In Jack London's story, "To Build a Fire", does setting such as the landscape and weather function as a kind of character or antagonist in the story's plot?

Asked on by manlilie

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mizzwillie | Middle School Teacher | (Level 1) Senior Educator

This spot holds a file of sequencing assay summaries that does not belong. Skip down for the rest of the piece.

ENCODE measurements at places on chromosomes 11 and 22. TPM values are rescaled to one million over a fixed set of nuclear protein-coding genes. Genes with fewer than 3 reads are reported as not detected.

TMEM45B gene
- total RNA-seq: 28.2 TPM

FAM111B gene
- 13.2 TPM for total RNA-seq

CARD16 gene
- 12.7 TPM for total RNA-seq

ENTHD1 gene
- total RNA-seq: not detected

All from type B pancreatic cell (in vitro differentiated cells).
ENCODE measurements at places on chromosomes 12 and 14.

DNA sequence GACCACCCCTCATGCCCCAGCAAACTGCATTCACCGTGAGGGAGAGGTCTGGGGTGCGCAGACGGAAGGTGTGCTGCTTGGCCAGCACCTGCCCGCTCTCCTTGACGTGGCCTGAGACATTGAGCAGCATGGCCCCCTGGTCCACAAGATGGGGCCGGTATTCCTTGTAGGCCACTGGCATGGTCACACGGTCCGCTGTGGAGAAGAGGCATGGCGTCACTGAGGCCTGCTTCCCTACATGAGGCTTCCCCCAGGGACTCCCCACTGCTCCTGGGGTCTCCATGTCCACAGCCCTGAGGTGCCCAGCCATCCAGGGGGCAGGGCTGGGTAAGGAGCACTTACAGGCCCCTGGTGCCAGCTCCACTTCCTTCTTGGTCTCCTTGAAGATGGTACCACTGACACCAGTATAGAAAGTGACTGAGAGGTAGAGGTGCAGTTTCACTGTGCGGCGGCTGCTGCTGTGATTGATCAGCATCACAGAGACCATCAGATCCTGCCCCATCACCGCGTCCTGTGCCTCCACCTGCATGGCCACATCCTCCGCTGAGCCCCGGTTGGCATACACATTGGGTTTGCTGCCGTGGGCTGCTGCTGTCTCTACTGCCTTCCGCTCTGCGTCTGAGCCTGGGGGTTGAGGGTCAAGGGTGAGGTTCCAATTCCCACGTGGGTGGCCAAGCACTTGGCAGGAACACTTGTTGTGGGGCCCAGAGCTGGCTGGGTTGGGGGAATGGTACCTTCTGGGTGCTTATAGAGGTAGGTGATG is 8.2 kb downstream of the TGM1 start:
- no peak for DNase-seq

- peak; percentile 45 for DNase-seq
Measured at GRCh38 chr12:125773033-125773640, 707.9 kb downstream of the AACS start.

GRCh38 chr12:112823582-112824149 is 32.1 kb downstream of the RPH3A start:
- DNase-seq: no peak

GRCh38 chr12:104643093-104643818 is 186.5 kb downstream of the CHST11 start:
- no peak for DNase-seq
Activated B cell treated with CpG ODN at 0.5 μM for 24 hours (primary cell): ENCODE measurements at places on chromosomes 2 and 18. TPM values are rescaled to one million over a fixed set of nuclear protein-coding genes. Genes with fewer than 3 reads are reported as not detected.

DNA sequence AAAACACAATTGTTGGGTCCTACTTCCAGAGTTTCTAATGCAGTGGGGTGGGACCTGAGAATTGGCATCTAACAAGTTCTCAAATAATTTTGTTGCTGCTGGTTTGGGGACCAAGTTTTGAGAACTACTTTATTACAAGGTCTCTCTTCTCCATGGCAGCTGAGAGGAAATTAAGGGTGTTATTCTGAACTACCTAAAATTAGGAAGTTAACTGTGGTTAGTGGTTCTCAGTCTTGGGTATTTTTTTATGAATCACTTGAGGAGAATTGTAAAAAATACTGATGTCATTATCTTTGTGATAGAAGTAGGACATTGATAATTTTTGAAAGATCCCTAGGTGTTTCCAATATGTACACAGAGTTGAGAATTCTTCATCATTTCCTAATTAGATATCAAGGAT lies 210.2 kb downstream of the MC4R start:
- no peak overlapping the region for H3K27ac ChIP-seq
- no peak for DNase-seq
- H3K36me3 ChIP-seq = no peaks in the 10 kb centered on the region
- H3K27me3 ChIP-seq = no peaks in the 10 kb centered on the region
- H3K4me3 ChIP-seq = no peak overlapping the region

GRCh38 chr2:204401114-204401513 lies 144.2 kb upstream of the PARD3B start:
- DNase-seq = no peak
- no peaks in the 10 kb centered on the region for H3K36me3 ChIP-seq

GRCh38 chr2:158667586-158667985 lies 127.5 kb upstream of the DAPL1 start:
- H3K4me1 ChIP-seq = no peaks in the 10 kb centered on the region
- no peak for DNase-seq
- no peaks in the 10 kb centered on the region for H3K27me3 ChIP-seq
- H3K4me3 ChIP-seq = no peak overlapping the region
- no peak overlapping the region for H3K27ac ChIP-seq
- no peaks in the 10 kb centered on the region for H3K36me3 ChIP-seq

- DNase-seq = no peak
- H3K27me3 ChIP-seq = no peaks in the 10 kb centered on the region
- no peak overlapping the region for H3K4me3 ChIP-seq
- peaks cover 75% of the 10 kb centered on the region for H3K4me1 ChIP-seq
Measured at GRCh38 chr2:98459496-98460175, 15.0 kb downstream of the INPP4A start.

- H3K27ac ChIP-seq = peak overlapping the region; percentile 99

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In Jack London's story "To Build a Fire," the setting does function as a kind of character in the story.  The weather is too cold to be out as he could truly freeze in these temperatures.  He chooses to travel by the river bed which is too dangerous because he could get wet which is a true disaster at this level of cold.  So, yes, the weather does function as a foil for the man and his disregard for the advice of experienced old-timers who did warn him about traveling alone in this kind of cold.  However, I see the true antagonist in the story as the man's lack of imagination and his unwillingness to listen to the voices of experience.  He simply cannot imagine that his own powers of reasoning are not enough in this wilderness.  He doesn't watch the dog's reluctance and subsequent bout with the water with any kind of thought that this might be a warning to him.  When the first fire is extinguished, even then he isn't frightened enough.  It is only when the second fire is put out by the snow that he truly understands that he will now face death through his own arrogance and reluctance to listen to anyone else's advice.  At the end, he even acknowledges the correctness of the old man's advice, "You were right, old hoss; you were right."


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